It is, perhaps, a sign of Fleet Street's decline that The Sun had this mercy dash all to itself. Not so in 1987, when the plight of the legendary Blackie touched the nation, or at least that part of it employed to manufacture entertaining news stunts. At the centre of this tale was a Spanish village called Villanueva whose inhabitants held a Shrovetide fiesta each year at which a donkey was ridden by a fat, and often drunk, man. To these provable facts were added allegations that more and more large men would clamber aboard until the donkey was crushed under the weight of drunken Spanish humanity. The village denied this, but that did not stop a full-scale hue and cry being mounted by Fleet Street to save that year's donkey, an animal called El Negro, rapidly Anglicised to Blackie.

The Sun and Star sent resourceful operatives; much sangria was consumed and peasant costumes donned. Finally, amid the inevitable Race Against Time, The Sun stole a march. "We Save Blackie" boasted their 4 March front page in a story which began: "T he Sun has saved Blackie the donkey from a barbaric ritual death in Spain. Savage peasants planned to crush the helpless animal to death ... but we snatched Blackie to safety."

The donkey (and there is some dispute as to whether it was the right one) may have been safe from the villagers, but not from the Star. They bought Blackie from his keeper for £225, and ran the headline: "Gotcha!" The Sun offered £6,000 for Blackie, was spurned, and, with the Star declaring its intention of transporting the donkey to Britain, Murdoch's men started a campaign to have the animal kept in Spain. Eventually, with the help of an RSPCA enthusiast, Vicki Moore, Blackie was brought to Britain and lived out her remaining years at the Donkey Sanctuary in Sidmouth, Devon. She died in 1993, and was buried with full honours. (Mrs Moore, the real heroine of the saga, died in 2000, never having recovered from being gored by a bull whose taunting at a Spanish run she was trying to capture on film at the time.)

What is it – with our sanctuaries, rides on the sands, derbies and rescues – with the British and donkeys? Is it their place in our literature, with Winnie the Pooh's Eeyore and Bottom's head being transformed into that of a donkey by Puck in A Midsummer Night's Dream? Or is there some deeper affinity between these animals and classic British traits? They have loud brays (which can carry three kilometres), cast-iron stomachs (able to extract sustenance from the unlikeliest material), long memories (remembering places up to 25 years later, apparently), and a certain bloody-minded sense of self-preservation – all attributes that have stood the British in sterling stead down the years.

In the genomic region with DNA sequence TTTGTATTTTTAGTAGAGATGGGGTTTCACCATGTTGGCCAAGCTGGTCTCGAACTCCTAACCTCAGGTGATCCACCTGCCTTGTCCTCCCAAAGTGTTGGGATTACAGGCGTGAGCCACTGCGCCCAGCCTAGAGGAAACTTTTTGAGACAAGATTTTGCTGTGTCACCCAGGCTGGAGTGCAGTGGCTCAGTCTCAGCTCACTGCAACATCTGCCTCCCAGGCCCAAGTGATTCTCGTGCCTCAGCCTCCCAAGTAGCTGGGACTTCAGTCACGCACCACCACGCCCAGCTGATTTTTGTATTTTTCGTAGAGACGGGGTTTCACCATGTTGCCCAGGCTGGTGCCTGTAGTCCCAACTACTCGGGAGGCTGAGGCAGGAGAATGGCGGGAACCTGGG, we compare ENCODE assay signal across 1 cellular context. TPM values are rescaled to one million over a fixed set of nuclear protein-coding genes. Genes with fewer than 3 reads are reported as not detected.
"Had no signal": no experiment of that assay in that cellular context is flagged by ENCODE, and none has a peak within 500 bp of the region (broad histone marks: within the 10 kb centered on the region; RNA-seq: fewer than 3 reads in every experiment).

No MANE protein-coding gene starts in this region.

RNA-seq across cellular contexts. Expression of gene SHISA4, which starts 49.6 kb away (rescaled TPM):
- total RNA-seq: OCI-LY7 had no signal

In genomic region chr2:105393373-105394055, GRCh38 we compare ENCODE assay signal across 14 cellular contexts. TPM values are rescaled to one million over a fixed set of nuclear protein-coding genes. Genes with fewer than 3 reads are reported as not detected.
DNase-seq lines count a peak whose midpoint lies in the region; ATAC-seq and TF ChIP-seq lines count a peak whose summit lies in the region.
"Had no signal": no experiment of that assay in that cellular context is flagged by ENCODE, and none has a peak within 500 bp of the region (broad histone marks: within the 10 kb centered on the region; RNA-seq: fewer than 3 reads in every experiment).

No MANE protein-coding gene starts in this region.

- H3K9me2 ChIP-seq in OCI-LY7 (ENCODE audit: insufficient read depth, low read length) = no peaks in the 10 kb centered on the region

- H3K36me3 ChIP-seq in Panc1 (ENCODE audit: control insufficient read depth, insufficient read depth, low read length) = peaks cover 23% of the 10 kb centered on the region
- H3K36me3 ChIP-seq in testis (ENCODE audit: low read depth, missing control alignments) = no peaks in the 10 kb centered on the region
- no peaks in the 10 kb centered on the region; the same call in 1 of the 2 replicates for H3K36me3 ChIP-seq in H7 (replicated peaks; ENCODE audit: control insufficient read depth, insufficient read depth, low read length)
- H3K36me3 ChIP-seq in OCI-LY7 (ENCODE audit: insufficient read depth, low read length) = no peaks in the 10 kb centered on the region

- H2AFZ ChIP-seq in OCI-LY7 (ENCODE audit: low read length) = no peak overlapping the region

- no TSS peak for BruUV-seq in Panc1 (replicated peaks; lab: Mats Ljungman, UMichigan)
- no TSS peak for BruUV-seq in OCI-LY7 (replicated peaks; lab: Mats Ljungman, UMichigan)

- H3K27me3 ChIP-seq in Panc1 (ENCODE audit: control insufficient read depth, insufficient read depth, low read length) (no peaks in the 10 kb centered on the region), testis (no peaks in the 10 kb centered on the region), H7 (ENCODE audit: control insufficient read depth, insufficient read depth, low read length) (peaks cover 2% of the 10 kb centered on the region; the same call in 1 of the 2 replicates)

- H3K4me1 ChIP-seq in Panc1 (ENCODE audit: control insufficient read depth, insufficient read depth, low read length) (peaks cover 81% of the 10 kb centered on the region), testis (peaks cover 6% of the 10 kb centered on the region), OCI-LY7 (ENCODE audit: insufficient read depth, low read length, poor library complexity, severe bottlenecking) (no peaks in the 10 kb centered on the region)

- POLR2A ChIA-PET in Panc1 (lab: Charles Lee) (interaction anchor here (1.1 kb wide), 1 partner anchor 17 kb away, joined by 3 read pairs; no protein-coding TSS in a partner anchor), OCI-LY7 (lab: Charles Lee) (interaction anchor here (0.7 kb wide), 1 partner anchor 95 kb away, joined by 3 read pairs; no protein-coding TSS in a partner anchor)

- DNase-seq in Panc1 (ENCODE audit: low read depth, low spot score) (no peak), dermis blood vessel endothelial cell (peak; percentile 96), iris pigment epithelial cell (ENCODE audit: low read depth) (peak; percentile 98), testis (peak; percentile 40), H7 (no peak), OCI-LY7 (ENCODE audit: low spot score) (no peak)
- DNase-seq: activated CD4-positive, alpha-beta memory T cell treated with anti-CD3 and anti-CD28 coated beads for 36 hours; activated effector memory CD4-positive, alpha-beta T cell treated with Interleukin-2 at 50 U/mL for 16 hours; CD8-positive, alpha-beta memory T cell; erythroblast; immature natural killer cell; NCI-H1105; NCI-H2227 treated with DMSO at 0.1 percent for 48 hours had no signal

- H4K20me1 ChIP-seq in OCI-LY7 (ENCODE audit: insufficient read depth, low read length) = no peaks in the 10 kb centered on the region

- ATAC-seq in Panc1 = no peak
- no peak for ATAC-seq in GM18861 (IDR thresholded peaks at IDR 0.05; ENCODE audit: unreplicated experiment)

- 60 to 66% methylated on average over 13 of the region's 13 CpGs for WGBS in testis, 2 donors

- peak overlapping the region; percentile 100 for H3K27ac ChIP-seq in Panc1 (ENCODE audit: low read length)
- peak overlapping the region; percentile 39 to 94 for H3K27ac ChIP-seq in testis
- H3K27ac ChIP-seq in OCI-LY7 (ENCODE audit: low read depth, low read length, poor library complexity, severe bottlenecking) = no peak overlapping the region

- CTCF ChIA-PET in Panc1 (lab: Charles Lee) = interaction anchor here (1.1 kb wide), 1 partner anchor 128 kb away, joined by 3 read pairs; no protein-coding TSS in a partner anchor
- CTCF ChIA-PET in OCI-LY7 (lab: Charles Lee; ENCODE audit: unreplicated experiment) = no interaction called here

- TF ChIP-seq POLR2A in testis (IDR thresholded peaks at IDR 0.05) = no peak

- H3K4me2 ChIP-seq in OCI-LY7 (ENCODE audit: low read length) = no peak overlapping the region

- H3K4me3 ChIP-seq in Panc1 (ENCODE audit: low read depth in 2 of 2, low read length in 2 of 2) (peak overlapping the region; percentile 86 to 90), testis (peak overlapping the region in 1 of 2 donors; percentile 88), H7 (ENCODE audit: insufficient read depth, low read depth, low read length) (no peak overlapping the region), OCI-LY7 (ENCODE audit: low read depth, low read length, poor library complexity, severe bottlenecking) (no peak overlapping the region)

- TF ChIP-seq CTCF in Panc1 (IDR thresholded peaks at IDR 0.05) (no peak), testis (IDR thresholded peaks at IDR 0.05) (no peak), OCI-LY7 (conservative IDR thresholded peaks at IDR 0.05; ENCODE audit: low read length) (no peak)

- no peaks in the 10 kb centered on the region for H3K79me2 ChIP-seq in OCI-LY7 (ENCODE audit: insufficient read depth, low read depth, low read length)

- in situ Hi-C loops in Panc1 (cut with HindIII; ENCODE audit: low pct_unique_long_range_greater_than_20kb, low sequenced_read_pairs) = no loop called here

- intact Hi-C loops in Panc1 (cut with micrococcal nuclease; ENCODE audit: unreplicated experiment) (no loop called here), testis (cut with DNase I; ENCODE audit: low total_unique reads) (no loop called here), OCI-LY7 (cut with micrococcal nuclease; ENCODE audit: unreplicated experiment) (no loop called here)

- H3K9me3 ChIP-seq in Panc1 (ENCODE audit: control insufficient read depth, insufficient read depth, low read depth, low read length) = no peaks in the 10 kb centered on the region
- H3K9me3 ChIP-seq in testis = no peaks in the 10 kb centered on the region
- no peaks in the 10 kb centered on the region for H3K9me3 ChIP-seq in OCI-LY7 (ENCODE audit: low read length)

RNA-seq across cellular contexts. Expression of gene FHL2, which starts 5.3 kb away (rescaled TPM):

Especially in wartime. And, in the story of a South Shields-born soldier and his four-legged chum in the First World War, we have the definitive combination of man and donkey in common cause. The man was John Simpson Kirkpatrick, a Merchant Navy deserter who jumped ship in New South Wales and subsequently went to war as a stretcher bearer with the Australian and New Zealand Army Corps. He landed at Gallipoli in April 1915, soon found a donkey he christened Duffy, and they both began carrying wounded soldiers from the front line to the beach. The fire was so incessant that it was only a matter of time before they were hit. After less than four weeks, Simpson was cut down by enemy guns. Duffy survived, was rescued by the Anzacs, but, on a stop at a Greek island, wisely decided to do a runner rather than be feted as a hero back in Oz.

The British and donkeys go back a long way. Pack animals for centuries both above and below ground, they ferried everything from coal, wine, firewood and pasties for Cornish tin men, to famous novelists. Jane Austen was given a donkey carriage by her brother and used it to nip into Alton for a morning's shopping. Later, donkeys were recruited by the leisure industry, giving rides at the seaside and pleasure grounds. By 1836, there were around 100 being plied for passing trade on Hampstead Heath, and among the giggling joyriders were Charles Dickens and Karl Marx, the latter an especially inept jockey, apparently.

Seaside donkeys have faded from many scenes, but some 850 of our long-eared friends still give rides along British sands, many of them enjoying better working conditions than other seasonal workers. A donkey code stipulates a 48-hour week, an hour off for lunch, and a ban on any passenger weighing more than eight stone. And no skydiving. How very different from their working life in Mother Russia.